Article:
Last Sunday, I had the extreme pleasure and honor to sit down and interview, Australia’s first female blackbelt, Sophia Drysdale after attending a seminar with her and Janie Meadows at Oklahoma Martial Arts Academy in Edmond, Oklahoma. For information on the seminar, read here.
Sophia began training Brazilian Jiu Jitsu in 2002 at the age of 21 in Australia after a stress fracture in her shoulder caused an end to her gymnastic career. From the beginning of her journey with jiu jitsu Sophia had dreams of becoming the first Australian female black belt and a world champion, dreams many people dismissed. In 2007 Sophia moved to the United States to further pursue her Jiu Jitsu goals. In 2010 her goal became a reality when she was awarded her blackbelt from Robert Drysdale, becoming the first Australian female blackbelt. She has competed on a national and international level, and has won world titles, both at gi and nogi and Pan American titles, most recently winning the IBJJF 2014 World Masters at the Light weight Masters 1 division. Her 2014 world title serves as the end of her competing career.
Sophia considers this victory to be her greatest accomplishment of all, because she is not only a competitor, a teacher and mentor, but is also a mother. She competed and won at the World Masters after recently finishing breastfeeding her child, who was only 1 year old at the competition. At this competition, she was the only mother on the podium. Her goal is to show and encourage mothers that as a mother you can have an identity, goals, and dreams outside of being a mother, while still being the best mother you can be. Sophia would like to encourage women to make time for themselves and follow their dreams as well as believing in their children’s dreams. Jiu jitsu is a sport that all can pursue, even while having a family and being a mother, along with all other commitments we all have. Sophia Drysdale is testament to that, training jiu jitsu until she was 8 months pregnant. She serves as an inspiration to all mothers in the Jiu Jitsu community.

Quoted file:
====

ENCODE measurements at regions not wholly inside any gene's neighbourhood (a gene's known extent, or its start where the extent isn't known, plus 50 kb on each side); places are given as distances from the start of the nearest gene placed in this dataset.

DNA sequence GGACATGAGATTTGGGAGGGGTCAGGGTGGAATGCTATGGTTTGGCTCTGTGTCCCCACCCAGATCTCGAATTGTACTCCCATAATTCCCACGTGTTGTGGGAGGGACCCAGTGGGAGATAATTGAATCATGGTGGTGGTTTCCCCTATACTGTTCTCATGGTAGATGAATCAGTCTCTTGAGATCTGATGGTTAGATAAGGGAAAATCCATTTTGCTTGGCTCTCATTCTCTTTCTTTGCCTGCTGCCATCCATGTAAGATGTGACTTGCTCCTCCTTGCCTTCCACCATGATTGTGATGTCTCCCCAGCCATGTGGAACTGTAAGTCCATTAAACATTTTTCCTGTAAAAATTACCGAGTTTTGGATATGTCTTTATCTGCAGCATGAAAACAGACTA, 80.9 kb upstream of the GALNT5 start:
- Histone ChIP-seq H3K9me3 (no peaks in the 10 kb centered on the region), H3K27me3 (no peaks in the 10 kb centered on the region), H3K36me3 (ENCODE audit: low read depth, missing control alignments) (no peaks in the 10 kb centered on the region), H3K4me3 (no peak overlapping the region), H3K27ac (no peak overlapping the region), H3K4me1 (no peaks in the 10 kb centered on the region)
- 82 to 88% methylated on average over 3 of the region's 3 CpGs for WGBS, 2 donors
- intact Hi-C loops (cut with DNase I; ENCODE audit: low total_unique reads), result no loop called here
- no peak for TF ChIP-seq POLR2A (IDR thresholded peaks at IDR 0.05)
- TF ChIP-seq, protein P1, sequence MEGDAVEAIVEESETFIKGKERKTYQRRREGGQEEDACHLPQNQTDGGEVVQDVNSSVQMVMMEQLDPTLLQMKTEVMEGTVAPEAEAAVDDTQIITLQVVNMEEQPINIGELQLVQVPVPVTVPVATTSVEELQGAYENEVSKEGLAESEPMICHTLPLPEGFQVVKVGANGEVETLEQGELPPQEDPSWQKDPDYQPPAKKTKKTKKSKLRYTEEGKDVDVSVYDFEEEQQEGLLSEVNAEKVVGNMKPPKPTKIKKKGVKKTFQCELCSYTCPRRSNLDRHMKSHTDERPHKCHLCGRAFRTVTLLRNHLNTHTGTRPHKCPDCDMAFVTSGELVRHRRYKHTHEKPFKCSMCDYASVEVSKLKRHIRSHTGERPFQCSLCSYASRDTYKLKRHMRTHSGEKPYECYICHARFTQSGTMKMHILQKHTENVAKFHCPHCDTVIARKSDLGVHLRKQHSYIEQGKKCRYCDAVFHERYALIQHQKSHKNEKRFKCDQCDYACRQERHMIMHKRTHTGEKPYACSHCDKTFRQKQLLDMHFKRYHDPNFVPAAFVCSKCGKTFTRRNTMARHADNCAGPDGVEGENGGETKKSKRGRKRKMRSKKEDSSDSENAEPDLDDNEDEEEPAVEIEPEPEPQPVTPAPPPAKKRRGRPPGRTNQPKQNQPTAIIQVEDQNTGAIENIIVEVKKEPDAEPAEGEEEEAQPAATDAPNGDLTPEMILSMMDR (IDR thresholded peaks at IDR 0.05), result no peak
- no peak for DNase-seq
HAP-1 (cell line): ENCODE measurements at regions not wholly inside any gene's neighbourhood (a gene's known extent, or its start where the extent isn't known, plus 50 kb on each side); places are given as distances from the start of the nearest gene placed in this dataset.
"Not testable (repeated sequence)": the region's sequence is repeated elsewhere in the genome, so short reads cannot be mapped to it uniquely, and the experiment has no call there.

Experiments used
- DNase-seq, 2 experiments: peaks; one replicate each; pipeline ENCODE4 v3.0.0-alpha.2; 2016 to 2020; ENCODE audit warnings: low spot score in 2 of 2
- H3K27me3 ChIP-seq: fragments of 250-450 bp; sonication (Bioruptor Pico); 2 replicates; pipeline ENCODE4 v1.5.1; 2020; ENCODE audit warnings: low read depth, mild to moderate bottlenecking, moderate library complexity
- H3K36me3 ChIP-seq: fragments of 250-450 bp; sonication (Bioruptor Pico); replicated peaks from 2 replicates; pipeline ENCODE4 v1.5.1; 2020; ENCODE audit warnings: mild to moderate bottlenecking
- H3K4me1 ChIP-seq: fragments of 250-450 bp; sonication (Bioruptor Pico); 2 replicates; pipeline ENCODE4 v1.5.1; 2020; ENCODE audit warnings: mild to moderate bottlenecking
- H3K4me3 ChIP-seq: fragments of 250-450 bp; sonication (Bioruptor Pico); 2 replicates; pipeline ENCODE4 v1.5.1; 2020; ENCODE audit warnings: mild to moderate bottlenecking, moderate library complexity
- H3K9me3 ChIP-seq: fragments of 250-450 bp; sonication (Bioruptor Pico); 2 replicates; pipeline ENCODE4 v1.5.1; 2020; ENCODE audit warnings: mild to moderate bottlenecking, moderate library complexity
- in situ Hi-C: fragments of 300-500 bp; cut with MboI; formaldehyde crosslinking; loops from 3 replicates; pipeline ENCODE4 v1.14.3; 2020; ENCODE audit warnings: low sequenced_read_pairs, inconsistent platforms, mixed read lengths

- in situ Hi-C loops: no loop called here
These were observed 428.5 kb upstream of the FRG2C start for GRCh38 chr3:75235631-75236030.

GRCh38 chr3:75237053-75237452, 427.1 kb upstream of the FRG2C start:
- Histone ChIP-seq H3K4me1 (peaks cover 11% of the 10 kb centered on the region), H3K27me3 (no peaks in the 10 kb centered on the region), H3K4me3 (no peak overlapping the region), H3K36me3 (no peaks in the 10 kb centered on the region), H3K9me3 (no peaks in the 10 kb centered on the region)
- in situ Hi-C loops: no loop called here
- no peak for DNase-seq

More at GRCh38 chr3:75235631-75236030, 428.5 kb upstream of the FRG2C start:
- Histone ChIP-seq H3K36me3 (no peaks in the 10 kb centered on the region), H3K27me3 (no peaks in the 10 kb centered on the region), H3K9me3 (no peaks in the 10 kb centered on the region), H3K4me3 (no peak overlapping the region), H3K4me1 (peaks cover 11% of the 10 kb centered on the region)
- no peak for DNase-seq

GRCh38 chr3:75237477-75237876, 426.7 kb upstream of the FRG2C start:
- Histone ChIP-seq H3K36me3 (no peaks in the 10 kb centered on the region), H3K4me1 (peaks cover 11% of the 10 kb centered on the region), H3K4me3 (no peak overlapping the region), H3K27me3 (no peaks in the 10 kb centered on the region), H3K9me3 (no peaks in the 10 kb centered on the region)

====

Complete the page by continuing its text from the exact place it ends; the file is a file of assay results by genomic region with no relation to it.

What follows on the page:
Now that her competition career has come to an end, Sophia is focusing on empowering and encouraging other women to join Jiu Jitsu. Her advice to women beginning in Jiu Jitsu is to start with a friend. Having a friend will help encourage one to continue along the journey and can also make you feel more comfortable when starting. Additionally, she encourages women to attend all women classes and gyms to have this option, as many beginners can find it difficult to train such a physical, close contact sport with men, who may be strangers.
Jiu jitsu has shaped who Sophia has became today. She has became a role model to other women and continues to try to encourage and empower women in the sport. Through conscious efforts, she wants to build women up and create a culture in her gym that allows women to feel safe and valued. Her female programs have a extremely high retention rate, and she believes this is due to the culture and environment she provides. Sophia provides positive encouragement and demands her students to build each other up and does not tolerate gossip, belittling or cattiness. This all combines to create an environment where women feel the ability and interest to pursue Brazilian Jiu Jitsu longterm.
Sophia encourages women to join jiu jitsu as a self defense means, while offering a free trial to ensure women will receive what they want. She believes that women need martial arts for self awareness. It is her belief that women need to ensure that we do not become victims, and many women do not realize how vulnerable they truly are. By trying and learning Jiu Jitsu women can realize and overcome their vulnerability and have the ability to defend themselves if the need ever presents itself.
Sophia is a complete inspiration to myself, as the mother of a three year old, and I am sure to many others. She serves as a reminder to always follow our dreams and believe in ourselves, even if no one else believes in us. Her approach to encouraging and empowering other women to try Brazilian Jiu Jitsu can almost definitely be linked to the increase of women from when she started. Jiu jitsu practitioners like Sophia Drysdale encourage and motivate women to step on the mats and stay on the mats.
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